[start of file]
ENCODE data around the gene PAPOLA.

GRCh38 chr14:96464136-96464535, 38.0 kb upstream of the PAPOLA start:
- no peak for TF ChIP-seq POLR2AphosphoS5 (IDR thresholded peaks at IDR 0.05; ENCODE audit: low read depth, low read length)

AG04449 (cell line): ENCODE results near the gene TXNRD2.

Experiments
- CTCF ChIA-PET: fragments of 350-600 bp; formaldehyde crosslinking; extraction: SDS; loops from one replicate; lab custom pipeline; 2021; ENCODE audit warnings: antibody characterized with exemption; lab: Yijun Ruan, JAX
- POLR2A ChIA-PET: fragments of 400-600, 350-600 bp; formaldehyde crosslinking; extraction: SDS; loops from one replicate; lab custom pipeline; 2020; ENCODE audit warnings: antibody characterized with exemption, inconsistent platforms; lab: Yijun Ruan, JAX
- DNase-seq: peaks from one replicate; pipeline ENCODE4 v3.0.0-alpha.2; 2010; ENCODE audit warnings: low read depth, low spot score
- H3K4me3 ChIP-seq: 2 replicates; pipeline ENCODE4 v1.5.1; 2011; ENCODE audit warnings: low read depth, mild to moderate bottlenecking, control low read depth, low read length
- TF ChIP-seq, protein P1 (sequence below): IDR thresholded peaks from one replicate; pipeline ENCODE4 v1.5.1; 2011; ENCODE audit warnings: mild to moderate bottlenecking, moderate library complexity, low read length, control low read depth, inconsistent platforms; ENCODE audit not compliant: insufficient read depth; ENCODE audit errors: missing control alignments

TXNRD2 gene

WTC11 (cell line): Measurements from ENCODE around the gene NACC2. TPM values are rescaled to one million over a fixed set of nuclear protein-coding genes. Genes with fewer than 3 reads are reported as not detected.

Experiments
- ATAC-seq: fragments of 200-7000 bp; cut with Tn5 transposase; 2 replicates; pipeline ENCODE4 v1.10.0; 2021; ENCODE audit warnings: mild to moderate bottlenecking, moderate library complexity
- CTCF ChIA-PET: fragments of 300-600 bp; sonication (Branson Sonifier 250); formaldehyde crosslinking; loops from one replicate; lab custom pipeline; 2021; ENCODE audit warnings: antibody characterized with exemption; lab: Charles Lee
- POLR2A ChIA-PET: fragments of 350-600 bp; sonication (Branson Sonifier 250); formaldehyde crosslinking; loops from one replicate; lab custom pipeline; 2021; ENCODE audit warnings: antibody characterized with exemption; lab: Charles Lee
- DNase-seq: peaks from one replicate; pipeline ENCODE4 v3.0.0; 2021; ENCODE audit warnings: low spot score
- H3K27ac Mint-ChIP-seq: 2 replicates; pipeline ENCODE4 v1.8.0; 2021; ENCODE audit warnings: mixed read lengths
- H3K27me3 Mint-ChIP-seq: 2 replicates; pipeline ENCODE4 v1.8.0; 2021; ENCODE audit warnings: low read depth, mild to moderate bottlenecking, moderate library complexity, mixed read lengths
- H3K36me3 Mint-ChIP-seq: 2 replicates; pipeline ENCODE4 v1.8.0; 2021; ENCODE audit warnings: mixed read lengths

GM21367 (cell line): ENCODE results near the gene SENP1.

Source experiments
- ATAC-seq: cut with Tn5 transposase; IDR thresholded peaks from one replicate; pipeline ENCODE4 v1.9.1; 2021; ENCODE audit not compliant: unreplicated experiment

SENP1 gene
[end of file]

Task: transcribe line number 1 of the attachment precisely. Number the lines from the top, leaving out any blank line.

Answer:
ENCODE data around the gene PAPOLA.